For instance, issues which are not related to self-esteem, but are practical issues, are often deemed to be self esteem issues. Self-esteem becomes a magic formula, whereby the more you increase it, the better you are supposed to do.

    I’ve found this ideology to be totally counter to my actual needs. For a very long time, I tried to cater to the idea that I had to be very careful about how I spoke to people, as I might damage their fragile self esteem. This made me tongue-tied, emotionally numb and resentful. I had no idea how to speak to those sorts of people whom I thought might be susceptible to complaining about my too-direct ways. (My original culture is extremely stoical and inclined to black humour.)

    Then I got the job I now have. I expected to be walking on egg shells, but nobody had the self-esteem ideology, and everything progressed okay. After several years, I eventually learned that the people I was talking to had not only a similar sort of stoicism to me, but a dry sense of humour. This makes me very comfortable indeed.

    I think my stoicism and black humour often appears incomprehensible to people, and before I realised there were cultural differences, I didn’t exercise enough caution with it. Those aspects are absolutely fundamental to my personality, so I can’t really deny them without really having a personality to offer. Interestingly enough, when I spent a very short stint in the military, I encountered exactly the same stoicism and black humour together in one place, and this made me ecstatically happy.

    My current job has also reassured me that I’m absolutely normal — that so long as a weird ideology does not intervene, all people really require is to be treated in a sincere way. It’s when self-esteem becomes emphasized as an issue that everything goes to pieces, as the underlying characters of those involved become difficult to discern.

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    1. “. For a very long time, I tried to cater to the idea that I had to be very careful about how I spoke to people, as I might damage their fragile self esteem.”

      – It isn’t in your power. Unless you gave birth to all of them, that is. 🙂 🙂

      “This made me tongue-tied, emotionally numb and resentful. I had no idea how to speak to those sorts of people whom I thought might be susceptible to complaining about my too-direct ways.”

      – I know what you mean! But this is not your responsibility or your fault.

      ” It’s when self-esteem becomes emphasized as an issue that everything goes to pieces, as the underlying characters of those involved become difficult to discern.”

      – Believe me, their self-esteem got damaged decades before they even got to know you.

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      1. Thank you. Like I said, I don’t encounter any of these traits of blaming in my current job, which is with a different cultural group. It’s like I always seem to encounter it with people here, though, unless they know me pretty well.

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  5. For what it’s worth: you may not keep track of crazy American parenting trends, but in using “self-esteem” you’re (unwittingly, I guess) using a term that’s been tainted by them, a term that became trendy in the 80s (? I dimly recall) to describe what all children needed to have and under the aegis of “self-esteem” an entire generation, it seems, was brought up with the idea that there was no such thing as a losing team etc; this was parodied in the Garrison Keillor line about all children being above average. This notion seems to have had a long shelf-life, which is why the term self-esteem makes people talk about a “movement” and conjures up (for me at least) images of students who may or may not have been raised in loving homes but in any case seem unable to imagine that anything they do could possibly be met with anything other than praise and congratulation. That’s why I responded as I did; clearly we’re not talking about the same thing but I thought maybe you should know why the term elicits reactions that may seem peculiar.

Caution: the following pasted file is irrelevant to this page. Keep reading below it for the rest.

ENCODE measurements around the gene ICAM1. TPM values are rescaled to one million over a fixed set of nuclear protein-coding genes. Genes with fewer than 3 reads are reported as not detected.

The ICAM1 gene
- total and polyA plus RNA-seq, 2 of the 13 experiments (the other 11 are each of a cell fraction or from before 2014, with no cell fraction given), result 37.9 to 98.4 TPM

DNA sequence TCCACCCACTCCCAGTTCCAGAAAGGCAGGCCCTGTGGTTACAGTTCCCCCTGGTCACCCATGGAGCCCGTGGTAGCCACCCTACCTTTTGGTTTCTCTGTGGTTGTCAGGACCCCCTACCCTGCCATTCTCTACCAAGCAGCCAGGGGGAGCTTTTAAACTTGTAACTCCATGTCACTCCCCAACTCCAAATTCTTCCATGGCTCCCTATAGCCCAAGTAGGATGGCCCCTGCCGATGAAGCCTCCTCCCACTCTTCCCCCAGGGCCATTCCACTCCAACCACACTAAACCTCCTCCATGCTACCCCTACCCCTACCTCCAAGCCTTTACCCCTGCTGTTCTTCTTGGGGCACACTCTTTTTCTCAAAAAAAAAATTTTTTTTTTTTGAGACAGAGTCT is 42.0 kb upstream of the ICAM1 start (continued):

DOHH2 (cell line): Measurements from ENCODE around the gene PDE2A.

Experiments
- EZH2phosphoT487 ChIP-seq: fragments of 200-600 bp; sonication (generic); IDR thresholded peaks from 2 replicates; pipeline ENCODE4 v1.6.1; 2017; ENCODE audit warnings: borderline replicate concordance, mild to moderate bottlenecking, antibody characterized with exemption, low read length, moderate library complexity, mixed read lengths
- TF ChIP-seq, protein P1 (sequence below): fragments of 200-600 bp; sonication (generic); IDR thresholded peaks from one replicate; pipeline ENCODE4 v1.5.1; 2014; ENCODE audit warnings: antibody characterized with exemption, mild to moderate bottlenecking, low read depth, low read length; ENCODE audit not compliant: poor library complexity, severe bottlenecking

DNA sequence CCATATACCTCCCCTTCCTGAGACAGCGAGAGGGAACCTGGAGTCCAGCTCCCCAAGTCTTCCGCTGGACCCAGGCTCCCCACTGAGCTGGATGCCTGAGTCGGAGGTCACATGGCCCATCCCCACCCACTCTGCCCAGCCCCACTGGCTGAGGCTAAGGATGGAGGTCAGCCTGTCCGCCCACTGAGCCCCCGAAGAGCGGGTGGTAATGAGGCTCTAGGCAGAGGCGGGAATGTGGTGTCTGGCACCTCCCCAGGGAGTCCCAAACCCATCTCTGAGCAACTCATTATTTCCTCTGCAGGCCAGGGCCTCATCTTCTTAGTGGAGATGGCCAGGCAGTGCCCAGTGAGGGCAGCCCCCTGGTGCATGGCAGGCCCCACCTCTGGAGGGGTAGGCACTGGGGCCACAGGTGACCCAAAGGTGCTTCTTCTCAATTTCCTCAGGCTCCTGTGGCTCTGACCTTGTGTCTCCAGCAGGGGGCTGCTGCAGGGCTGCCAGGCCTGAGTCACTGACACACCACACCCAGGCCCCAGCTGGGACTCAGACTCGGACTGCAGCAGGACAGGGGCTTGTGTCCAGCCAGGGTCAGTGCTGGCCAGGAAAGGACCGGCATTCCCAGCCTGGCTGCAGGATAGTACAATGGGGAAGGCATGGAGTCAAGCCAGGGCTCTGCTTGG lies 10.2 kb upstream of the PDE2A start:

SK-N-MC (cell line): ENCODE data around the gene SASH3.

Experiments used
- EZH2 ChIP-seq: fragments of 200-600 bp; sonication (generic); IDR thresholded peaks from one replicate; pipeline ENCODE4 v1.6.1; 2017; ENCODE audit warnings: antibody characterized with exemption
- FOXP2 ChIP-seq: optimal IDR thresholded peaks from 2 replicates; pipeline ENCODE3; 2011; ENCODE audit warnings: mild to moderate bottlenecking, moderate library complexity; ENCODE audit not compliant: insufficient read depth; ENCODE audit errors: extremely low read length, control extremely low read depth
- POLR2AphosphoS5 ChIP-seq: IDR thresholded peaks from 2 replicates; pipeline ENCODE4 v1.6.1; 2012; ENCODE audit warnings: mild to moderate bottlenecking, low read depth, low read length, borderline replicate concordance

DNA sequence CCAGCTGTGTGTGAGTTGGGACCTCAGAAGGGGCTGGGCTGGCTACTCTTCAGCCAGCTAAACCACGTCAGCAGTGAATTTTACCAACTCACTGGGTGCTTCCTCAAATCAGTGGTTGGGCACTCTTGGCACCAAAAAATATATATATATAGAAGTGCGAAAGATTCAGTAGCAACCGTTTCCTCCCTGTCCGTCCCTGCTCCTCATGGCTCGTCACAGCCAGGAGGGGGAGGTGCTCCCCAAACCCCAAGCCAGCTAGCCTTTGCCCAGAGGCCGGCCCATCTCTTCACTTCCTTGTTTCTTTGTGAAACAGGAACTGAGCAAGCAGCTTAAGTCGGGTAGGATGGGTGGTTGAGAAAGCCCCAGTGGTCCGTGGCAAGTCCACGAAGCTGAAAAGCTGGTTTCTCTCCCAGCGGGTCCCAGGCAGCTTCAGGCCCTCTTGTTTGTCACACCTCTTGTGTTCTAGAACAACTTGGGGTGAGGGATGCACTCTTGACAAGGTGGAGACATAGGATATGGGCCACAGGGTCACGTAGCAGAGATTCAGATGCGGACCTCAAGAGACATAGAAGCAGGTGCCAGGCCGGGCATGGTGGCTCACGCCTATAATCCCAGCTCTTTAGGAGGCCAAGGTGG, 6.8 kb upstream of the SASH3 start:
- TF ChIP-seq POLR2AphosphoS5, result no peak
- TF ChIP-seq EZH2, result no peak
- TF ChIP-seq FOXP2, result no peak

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    1. Thank you for telling me! The parenting strategy you describe sounds very scary.

      Maybe I should use another term then if this one has been so tainted. Confidence? Self-regard?

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  6. Clarissa’s post resonates with me, particularly number 3. I see women with low self-esteem (men too? I don’t know) – who partner with high-esteem endowed partners, which puts them in a loop of “I’m less than.” I see this in myself as well as my daughter, while acknowledging that our partners are loving, good men. Where I disagree is that this is necessarily the result of not being loved while growing up. Both my daughter and I felt love and loved growing up. I think the low self-esteem is more organically caused in many instances, much as depression. I do think partnering with someone with abundant self-esteem makes it more difficult to conquer unless the partner ‘gets it.’ Our spouse’s ‘getting it’ would help the most. But here’s the vicious circle: high self-esteem people don’t understand what could be the problem.

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  7. Yes–if you replace “self esteem” with “self-confidence,” for instance, everything you say makes a great deal of sense to me. And often this is a gendered phenomenon: in general, in my experience boys seem to be much less self-conscious, for instance, using foreign language skills that may not be perfect, or just talking in class, whereas girls tend to be more reluctant to put themselves on the line in public. It starts early. There are of course lots of exceptions, but it seems to me this is a pretty standard gender divide in school and in general.